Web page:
Equine Energy Therapy at
Beachwood Center for Wellbeing
by Wendy Fachon
A center with a new approach to treating stress is here in Rhode Island, Beachwood Center for Wellbeing, specializing in interactive equine therapy to treat a wide range of stress-related conditions from anxiety and depression to cancer and autoimmune disorders. What sets Beachwood apart from other centers across the country is its focus on harnessing the intuitive and energy healing abilities of its horses. Subtle energetic interaction with horses is proving to be an especially effective method for helping individuals with behavioral health issues, including those that have suffered a loss, trauma, abuse, or are experiencing some other stress-related illness.
The center was established by its Executive Director, Rev. Lynne Bryan Phipps, MDiv, who has 20 years of experience as an ordained minister and a competitive equestrian. She works closely with Assistant Director, Craig Conover, MS, LMHC, a psychotherapist with certification and15 years of experience as a school and rehabilitation counselor.
The therapists at Beachwood are certified by the Professional Association of Therapeutic Horsemanship International (PATH Intl.), a nonprofit formed in 1969 to promote equine-assisted activities and therapies for individuals with special needs. Equine therapy’s success was first observed with populations that were physically, emotionally or mentally challenged. Traditional equine assisted-activities involve care-related interactions, such as the grooming, feeding, haltering and leading.
Beachwood therapists do additional certification on top of PATH certification to be able to facilitate the energy work. This newer form of therapy can benefit anyone suffering from physical, emotional or mental stress, and no prior experience with horses is required. As the outcomes were noteworthy, Patti Risica of Brown University’s department of Public Health took an interest and developed research protocols to collect data so that we could understand better what was happening. Now, clients take a self-assessment when they start, again half way through their sessions to measure improvement, and then again approximately three weeks after their time with the horses to record the lasting effects.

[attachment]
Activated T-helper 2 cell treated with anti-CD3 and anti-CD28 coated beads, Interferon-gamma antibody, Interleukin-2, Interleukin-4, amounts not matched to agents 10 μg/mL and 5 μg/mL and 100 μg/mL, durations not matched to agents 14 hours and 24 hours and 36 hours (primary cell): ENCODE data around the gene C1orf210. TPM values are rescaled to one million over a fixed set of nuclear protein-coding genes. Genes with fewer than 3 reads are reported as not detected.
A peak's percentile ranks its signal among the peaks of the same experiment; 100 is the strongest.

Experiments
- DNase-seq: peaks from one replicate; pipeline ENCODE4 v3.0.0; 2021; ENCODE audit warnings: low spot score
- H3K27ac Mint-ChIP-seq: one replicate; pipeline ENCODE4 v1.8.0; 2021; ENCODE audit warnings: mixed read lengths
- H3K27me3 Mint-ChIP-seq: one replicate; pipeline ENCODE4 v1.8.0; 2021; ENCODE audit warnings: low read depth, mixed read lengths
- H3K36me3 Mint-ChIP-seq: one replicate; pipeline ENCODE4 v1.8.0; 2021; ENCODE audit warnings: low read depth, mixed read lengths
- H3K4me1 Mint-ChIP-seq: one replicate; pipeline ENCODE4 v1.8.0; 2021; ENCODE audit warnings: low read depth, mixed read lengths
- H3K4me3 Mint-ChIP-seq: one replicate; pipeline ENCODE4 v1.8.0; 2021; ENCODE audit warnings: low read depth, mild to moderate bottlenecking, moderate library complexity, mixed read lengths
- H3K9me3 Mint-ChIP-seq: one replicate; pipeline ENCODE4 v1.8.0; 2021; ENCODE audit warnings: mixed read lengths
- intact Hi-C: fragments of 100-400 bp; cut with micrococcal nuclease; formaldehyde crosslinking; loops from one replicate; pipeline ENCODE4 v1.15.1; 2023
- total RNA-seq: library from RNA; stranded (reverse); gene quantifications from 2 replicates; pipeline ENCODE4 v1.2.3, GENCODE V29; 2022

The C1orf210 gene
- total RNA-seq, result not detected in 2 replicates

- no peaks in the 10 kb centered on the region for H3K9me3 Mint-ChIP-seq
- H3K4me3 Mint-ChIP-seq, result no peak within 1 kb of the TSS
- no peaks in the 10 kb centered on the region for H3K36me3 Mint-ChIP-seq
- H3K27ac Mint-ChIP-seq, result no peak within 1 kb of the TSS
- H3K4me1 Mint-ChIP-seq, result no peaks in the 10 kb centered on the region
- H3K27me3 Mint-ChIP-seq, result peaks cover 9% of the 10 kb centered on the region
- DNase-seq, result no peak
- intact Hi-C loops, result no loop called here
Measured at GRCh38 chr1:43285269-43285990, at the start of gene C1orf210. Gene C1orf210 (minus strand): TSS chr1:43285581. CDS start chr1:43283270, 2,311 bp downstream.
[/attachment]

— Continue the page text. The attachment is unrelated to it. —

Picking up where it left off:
Referrals have been primarily by word of mouth, as well as from physicians, nurse practitioners and behavioral health professionals. The early results of this pioneering energy work have been significant. Phipps explains, “If you’ve had a traumatic experience, therapy with horses may offer powerful results in less time than conventional approaches.” The number of sessions required to achieve results will depend on the individual and the imbalance exhibited.
How is equine energy facilitated?
Generally, the client is led by the therapist out into the field to meet and interact with one of the horses. The horse will approach its subject and begin to read the subject’s energy and emotions. The client may touch the horse, while the therapist guides him or her through visualization to connect heart to heart and mind to mind with the horse. After this, the therapist will guide the client in grounding, breathing, relaxing and releasing negative energy, while the horse assists by connecting and carrying away the burden. In this way, the horses help to relieve underlying issues that are placing stress on the body and support the individual in the healing process.
Each of Beachwood’s five equine partners has a unique story and a unique personality. They were all bred for dressage, a sport that requires a deep connection between horse and human. The horses are keenly aware of their higher purpose. They are able and willing to serve people that want to move beyond grief and through trauma, and heal from illness.
Beachwood is located in South County. To learn more about interactive equine therapy, call Beachwood at 401 788-9110 or email Lynne at [email protected]